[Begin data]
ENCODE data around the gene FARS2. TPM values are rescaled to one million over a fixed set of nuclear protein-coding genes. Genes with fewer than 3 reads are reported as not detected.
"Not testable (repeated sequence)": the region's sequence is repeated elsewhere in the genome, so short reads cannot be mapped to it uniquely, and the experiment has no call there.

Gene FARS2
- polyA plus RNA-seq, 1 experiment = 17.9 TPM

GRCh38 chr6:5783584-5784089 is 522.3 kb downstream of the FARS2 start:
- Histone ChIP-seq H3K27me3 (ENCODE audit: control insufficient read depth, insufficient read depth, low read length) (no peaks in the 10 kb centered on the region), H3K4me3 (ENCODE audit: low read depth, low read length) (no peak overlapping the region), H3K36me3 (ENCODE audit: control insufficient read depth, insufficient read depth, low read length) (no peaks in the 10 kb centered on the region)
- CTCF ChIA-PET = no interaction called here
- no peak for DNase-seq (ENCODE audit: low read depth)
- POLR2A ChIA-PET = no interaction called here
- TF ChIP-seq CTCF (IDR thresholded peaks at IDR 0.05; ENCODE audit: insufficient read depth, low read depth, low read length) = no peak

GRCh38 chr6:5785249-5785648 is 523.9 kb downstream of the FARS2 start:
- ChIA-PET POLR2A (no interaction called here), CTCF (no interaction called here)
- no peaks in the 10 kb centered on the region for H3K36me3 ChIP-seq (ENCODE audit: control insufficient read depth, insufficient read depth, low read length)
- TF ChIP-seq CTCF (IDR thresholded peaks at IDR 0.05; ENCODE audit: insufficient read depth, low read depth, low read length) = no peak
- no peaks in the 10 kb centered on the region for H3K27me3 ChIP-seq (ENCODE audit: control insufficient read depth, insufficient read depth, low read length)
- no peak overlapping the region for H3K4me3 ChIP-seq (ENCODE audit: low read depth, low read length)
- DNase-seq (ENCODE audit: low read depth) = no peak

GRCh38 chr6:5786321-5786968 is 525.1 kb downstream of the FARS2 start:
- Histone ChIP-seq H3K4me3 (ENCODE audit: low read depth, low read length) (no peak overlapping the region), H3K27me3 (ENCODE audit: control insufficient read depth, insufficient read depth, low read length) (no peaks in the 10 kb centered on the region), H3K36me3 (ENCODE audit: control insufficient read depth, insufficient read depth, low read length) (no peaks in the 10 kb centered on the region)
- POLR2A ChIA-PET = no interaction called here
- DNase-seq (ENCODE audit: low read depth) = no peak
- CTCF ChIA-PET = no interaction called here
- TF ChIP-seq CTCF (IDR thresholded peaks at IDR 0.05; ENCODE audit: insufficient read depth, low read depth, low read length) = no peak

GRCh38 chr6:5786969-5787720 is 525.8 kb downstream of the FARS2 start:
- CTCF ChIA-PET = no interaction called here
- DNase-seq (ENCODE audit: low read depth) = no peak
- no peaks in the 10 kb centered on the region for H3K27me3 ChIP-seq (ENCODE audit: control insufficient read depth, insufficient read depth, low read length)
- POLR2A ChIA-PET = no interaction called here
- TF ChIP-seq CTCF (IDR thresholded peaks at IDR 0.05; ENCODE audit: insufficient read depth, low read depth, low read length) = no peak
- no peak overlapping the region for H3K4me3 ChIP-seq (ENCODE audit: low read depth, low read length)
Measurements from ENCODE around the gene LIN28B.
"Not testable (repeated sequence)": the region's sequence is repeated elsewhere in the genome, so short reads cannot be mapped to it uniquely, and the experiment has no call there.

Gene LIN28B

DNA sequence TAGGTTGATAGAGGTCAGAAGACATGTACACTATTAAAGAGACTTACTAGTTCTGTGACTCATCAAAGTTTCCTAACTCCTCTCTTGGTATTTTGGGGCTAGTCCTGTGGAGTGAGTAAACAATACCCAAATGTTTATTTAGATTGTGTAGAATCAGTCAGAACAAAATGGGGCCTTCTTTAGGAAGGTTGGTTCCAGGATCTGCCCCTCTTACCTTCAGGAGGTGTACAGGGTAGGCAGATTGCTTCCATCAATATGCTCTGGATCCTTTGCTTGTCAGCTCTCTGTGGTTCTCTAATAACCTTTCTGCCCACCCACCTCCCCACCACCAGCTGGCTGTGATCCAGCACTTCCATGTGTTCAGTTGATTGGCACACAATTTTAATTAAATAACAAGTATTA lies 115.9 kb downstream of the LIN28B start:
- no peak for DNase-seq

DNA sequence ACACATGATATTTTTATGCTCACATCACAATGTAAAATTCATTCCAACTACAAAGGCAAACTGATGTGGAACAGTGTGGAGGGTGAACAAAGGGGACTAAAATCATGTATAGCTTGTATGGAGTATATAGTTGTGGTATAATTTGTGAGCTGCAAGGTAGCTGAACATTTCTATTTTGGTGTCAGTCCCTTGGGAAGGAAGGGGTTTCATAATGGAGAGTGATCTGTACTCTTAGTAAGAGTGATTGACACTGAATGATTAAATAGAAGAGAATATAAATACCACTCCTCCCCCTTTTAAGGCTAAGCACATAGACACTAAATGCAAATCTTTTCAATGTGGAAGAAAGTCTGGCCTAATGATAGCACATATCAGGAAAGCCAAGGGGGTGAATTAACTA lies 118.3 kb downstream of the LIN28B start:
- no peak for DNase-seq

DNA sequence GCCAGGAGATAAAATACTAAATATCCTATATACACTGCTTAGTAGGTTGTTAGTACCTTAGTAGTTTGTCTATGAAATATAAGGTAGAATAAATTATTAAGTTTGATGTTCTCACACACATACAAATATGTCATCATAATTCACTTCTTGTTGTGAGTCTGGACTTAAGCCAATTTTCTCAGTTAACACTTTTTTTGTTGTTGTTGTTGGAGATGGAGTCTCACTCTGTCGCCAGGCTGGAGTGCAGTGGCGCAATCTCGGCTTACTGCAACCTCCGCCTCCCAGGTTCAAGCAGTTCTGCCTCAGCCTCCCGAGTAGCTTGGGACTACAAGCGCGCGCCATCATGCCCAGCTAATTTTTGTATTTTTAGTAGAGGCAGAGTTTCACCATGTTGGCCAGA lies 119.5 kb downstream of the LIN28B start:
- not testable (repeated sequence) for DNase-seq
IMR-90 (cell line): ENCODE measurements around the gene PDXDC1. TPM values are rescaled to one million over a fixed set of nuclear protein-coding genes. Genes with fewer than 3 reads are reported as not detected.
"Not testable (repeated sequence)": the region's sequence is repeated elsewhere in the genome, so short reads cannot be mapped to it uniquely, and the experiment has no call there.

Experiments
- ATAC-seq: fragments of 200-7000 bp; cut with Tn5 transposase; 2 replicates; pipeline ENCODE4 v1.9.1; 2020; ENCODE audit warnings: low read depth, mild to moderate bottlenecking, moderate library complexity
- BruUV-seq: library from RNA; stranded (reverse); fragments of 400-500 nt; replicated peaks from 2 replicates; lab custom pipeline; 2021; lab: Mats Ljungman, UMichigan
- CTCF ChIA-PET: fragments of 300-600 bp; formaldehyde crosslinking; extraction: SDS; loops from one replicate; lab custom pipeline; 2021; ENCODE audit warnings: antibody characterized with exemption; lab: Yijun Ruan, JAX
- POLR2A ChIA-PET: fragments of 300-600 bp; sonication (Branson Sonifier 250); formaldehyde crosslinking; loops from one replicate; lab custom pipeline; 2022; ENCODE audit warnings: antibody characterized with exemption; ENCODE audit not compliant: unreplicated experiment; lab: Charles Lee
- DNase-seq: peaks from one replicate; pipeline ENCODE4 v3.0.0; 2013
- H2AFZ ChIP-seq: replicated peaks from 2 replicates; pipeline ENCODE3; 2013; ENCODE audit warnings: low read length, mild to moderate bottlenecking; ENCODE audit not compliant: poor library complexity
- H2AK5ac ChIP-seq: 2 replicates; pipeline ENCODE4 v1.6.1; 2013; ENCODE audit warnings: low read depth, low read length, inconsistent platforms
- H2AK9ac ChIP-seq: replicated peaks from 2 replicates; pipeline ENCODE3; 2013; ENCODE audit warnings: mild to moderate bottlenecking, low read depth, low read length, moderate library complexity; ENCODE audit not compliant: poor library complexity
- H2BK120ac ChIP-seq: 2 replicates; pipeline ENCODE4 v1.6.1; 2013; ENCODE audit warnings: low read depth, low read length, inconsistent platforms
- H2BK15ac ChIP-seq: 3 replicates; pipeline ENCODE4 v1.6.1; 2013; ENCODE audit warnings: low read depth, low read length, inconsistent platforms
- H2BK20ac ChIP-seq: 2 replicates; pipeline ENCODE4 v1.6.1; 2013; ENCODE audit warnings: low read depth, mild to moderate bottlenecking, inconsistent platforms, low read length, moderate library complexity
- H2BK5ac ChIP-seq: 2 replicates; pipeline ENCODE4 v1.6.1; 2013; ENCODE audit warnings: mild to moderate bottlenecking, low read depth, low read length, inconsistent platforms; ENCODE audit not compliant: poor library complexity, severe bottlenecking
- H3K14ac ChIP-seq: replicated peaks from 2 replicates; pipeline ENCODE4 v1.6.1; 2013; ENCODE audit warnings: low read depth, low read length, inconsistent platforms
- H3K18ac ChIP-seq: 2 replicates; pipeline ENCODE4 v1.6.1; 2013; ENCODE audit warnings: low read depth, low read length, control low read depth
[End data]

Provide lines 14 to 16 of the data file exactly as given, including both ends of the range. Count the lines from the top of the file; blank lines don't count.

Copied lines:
- TF ChIP-seq CTCF (IDR thresholded peaks at IDR 0.05; ENCODE audit: insufficient read depth, low read depth, low read length) = no peak
- no peaks in the 10 kb centered on the region for H3K27me3 ChIP-seq (ENCODE audit: control insufficient read depth, insufficient read depth, low read length)
- no peak overlapping the region for H3K4me3 ChIP-seq (ENCODE audit: low read depth, low read length)